Dual bucket 20 is adapted for stacking a plurality of dual bucket assemblies 10 in a nested arrangement, as shown in FIG. 2. Peripheral walls 31, 51 are downwardly inwardly sloping making the lower portions of containers 30, 50 narrower than the upper portions near upper ends 32, 52. Connecting member 70 attached to upper ends 32, 52 of peripheral walls 31, 51 rigidly connects containers 30, 50 in a spaced apart relationship, as best seen in FIG. 1 where the space between proximal portions 34, 54 is denoted generally as 73. Space 73, as well as the downward, inward taper of containers 30, 50 facilitates storage of multiple dual buckets in a nested arrangement by allowing one dual bucket 20 to be nested within another dual bucket 20 to at least half, and preferably to 75% or more, of the depth of containers 30, 50. FIG. 2 shows dual bucket assembly 10 nested within dual bucket 10N substantially until connecting member 70 or bail detent mechanism 97 is encountered. Nesting is desirable because it minimizes the space required to store and transport a plurality of dual bucket assemblies 10.
Connecting member 70, connecting upper ends 32, 52 of containers 30, 50, spans the distance 73 between proximal portions 34, 54 and holds containers 30,50 in relative fixed position. Connecting member 70 may be integral with top edges 33, 53 of peripheral walls 31, 51, forming a rigid connecting structure. Connecting member 70 may be integral with reinforced drip rim 90 and support bail attachment means, such as bail attachment mechanism 97.
FIG. 4 is an enlarged cut-away perspective view of the leveling means, such as the preferred embodiment of bail detent mechanism 97, and includes means for attachment of the reinforcing member 94. FIG. 5 is an enlarged cut-away perspective view of a reinforcing member 94 attachment means.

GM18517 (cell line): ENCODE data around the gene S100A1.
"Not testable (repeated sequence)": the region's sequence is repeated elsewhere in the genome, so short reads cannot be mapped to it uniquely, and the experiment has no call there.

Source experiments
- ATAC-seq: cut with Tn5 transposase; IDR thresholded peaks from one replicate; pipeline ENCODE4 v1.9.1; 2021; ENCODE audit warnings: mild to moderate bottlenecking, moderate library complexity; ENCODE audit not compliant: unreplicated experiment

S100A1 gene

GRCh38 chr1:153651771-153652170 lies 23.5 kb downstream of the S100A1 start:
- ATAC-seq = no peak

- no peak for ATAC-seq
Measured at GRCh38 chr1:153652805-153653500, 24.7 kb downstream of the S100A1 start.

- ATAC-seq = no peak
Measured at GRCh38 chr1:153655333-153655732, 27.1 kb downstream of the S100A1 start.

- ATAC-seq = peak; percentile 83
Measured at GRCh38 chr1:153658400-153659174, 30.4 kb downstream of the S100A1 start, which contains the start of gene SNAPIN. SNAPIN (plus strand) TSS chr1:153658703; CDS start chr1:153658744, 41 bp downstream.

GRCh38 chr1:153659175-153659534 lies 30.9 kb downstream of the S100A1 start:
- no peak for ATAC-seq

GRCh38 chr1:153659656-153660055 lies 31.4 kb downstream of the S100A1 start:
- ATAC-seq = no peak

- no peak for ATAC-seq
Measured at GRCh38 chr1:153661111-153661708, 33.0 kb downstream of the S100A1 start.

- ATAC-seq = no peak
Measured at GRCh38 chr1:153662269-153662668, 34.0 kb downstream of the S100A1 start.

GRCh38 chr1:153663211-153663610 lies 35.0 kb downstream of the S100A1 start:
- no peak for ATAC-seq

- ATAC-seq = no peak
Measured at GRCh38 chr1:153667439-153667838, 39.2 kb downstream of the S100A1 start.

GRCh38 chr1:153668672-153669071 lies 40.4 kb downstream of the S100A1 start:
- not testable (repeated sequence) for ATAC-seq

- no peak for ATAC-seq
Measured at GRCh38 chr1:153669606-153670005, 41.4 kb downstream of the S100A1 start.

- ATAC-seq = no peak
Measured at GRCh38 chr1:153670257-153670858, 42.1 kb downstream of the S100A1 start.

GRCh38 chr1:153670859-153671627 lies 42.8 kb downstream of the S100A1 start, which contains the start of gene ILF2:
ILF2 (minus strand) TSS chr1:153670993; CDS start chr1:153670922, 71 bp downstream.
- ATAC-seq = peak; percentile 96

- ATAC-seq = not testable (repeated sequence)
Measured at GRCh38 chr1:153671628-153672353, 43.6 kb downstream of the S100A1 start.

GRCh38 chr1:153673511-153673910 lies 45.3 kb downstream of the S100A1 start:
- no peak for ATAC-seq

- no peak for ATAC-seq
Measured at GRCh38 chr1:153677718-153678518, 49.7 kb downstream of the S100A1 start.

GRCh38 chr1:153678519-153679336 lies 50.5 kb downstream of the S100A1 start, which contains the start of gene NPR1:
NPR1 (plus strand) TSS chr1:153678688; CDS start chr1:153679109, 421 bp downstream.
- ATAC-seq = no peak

Circumferential reinforcing member 94 connected to upper ends 32, 52 of non-proximal portions 37, 57 of peripheral walls 31, 51 adds stiffness and may be made of narrow gauge rigid metal wire, fiberglass, plastic or other material resistant to bending. Increased resistance to sagging is achieved if reinforcing member 94 is rigidly attached to drip rim 90. Circumferential reinforcing member 94 is positioned below horizontal member 91 of circumferential reinforced drip rim 90 and is disposed between non-proximal portions 37, 57 of peripheral walls 31, 51 and vertical member 92 of circumferential reinforced drip rim 90. Means for attaching reinforcing member 94 to drip rim 90 are illustrated in FIGS. 4 and 5, where horizontal member 91 of drip rim 90 contains orifices 99 therethrough for accommodating vertical studs 95 integral with reinforcing member 94. Bail detent mechanisms 97 and attachment knobs 96 may be threaded to receive vertical studs 95 thereby rigidly connecting reinforcing member 94 to drip rim 90, while still allowing a user of dual bucket assembly 10 selectively to remove reinforcing member 94 if desired. In an alternative embodiment, not shown, bail detent mechanisms 97 and attachment knobs 96 may themselves include integral studs extending downward through orifices 99 in horizontal member 91 of drip rim 90, and reinforcing member 94 may be adapted for receiving such projections.